Jorndt Jolts for Metro Apprentices

“Listen carefully to the values Mr. Jorndt mentions and reflect if they line up with lessons you have heard at Metro,” Christina Villa, the Metro College Orientation Program Director, encouraged as she introduced a special guest to a room full of forty-five summer apprentices at Metro Achievement Center.  The students gathered during the 5th week of their 6-week summer apprenticeship for a career talk from Dan Jorndt, retired chairman & CEO of Walgreens and long-time MEF supporter and fan.

Mr. Jorndt jumped right in with “jolts” of advice. “I know that at these talks you usually only remember one thing, maybe two, but never three. So I am going to share 4 or 5 concepts with you, and you can choose which one resonates with you.”

You gain strength, courage and confidence by every experience in which you really stop to look fear in the face. You are able to say to yourself, ‘I have lived through this horror. I can take the next thing that comes along.’ You must do the thing you think you cannot do.
— Eleanor Roosevelt

Mr. Jorndt encourages the students to do the difficult things first on their list, acknowledging that while this may not be simple, most humans do the easy thing first and put off hard things for later. He cited a quote by Eleanor Roosevelt that has inspired him to look fear in the face.


Whether at home, school or work, he urged the girls to go above and beyond in service and effort. If someone asks for “twelve”, go for the “bakers dozen” and give them thirteen!


Mr. Jorndt shared a simple secret to success, inspired by an anecdote from American investor and philanthropist Bernard Baruch. When asked how he became so successful, Baruch responded, “I do something hardly anyone does. I think really hard for five minutes every day.” He then shared stories from college and the workplace to emphasize the importance of telling the truth. If you make a mistake, admit it. Say, “I was wrong, I’m sorry, I’ll fix it.”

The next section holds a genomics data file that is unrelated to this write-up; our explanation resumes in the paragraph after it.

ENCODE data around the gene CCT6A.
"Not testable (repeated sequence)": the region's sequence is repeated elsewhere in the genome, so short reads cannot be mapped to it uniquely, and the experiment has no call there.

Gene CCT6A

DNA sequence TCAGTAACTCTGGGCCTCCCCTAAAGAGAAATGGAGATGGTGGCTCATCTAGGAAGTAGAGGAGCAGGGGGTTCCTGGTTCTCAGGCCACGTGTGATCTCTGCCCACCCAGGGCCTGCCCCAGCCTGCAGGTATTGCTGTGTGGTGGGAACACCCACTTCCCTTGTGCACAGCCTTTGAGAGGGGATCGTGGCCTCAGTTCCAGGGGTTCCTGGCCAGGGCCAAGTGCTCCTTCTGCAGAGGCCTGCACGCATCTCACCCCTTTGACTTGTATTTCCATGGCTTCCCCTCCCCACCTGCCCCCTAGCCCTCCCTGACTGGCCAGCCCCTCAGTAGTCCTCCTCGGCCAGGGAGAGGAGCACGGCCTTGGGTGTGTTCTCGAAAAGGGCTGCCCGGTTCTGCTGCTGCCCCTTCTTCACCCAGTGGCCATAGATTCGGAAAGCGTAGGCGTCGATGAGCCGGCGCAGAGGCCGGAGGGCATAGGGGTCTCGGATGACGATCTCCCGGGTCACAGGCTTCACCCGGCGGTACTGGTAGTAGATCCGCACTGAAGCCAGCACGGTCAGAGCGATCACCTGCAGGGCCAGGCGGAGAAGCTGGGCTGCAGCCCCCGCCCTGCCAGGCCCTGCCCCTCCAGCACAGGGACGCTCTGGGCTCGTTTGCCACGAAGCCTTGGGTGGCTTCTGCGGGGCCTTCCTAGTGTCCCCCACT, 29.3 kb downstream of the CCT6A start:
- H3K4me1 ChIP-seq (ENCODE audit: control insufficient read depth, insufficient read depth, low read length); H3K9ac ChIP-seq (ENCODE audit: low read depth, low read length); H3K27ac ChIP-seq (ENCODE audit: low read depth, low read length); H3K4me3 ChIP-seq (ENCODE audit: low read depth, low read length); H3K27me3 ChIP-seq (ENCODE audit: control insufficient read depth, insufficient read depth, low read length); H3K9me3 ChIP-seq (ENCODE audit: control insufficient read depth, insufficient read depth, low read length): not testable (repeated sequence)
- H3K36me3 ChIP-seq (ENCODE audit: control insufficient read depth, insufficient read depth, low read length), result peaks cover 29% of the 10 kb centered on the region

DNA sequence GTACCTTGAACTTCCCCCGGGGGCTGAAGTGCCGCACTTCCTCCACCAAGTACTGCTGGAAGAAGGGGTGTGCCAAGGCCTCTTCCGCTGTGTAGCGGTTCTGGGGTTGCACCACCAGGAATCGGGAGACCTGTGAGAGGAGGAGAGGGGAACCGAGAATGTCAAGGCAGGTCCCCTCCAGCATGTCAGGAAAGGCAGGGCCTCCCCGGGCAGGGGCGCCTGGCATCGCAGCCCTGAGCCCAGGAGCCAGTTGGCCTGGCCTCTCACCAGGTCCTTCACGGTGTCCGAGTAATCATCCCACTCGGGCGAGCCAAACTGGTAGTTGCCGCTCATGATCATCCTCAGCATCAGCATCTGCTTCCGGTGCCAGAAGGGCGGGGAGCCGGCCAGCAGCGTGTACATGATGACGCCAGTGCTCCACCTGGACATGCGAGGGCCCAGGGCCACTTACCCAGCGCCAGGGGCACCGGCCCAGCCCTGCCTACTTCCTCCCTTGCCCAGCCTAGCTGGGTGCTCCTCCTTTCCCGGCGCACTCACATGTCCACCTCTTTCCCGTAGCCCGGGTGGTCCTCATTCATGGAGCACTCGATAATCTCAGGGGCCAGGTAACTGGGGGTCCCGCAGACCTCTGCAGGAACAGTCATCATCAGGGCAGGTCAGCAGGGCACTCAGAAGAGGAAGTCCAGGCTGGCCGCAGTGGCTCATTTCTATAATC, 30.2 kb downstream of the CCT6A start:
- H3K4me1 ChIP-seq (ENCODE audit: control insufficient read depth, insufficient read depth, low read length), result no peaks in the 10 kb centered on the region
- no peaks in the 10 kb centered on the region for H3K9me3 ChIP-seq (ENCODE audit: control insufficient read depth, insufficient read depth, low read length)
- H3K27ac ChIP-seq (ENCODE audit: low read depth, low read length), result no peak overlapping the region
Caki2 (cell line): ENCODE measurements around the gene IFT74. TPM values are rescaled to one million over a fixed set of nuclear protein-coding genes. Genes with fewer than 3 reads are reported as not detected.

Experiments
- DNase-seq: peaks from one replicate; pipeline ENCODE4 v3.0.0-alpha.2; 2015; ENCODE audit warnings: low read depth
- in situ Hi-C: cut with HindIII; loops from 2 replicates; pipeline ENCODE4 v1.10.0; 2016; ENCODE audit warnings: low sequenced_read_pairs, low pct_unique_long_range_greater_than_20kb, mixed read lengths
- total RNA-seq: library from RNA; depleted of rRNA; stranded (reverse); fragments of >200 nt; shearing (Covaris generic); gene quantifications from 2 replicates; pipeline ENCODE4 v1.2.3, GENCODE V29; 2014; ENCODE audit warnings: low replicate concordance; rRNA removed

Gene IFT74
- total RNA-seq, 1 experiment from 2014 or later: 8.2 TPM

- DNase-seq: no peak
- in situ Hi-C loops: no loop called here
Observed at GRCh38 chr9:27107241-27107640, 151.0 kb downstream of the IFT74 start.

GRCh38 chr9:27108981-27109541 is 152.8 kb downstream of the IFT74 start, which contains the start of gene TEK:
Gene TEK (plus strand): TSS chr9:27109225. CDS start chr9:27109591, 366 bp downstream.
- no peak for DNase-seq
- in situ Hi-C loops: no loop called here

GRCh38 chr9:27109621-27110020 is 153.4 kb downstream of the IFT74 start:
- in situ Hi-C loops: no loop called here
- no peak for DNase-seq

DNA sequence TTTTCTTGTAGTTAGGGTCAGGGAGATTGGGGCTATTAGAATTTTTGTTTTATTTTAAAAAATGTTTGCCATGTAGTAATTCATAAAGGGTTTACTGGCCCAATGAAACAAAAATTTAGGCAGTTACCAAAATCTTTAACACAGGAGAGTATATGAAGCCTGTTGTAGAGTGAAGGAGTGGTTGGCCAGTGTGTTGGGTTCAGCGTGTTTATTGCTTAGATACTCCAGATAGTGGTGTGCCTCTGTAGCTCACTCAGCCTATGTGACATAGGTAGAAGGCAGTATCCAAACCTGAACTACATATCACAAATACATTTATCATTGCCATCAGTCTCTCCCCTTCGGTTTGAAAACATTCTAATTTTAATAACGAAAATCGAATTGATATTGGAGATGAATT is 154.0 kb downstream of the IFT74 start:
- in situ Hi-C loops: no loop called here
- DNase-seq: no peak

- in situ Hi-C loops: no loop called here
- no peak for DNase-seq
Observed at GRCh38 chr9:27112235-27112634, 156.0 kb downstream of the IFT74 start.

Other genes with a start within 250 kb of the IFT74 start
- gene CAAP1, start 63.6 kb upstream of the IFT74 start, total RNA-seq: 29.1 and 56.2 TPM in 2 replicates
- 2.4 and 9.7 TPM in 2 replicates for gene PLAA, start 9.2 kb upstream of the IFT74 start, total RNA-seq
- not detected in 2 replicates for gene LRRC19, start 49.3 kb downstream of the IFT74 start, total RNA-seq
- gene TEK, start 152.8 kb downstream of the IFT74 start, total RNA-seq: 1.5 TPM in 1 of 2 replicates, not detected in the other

Albert Einstein said the most powerful force in the universe was compound interest. Mr. Jorndt walked the students through how much money they would have if they take $1,000 now, invest it in the stock market, and watch it double every 7 years. By the time they are 70, they will have $128,000. “Live below your means, and don’t underestimate the power of saving.”


It’s easy to be negative, but worth it to be an optimist. Negative people attract negativity. Positivity might move more slowly, but it is steady and works.

Mr. Jorndt closed out his remarks answering student questions. One asked how his wife has inspired him. He responded that they have always worked as team, practicing division of labor, taking turns leading and recognizing each other’s strengths. “Do you have any tips for networking?” a business apprentice asked. “If you want to have a friend, be a friend,” he offered, adding that when networking, one shouldn’t concentrate on their own needs, but rather concentrate on serving, helping and truly connecting people, and the benefits of networking will naturally flow.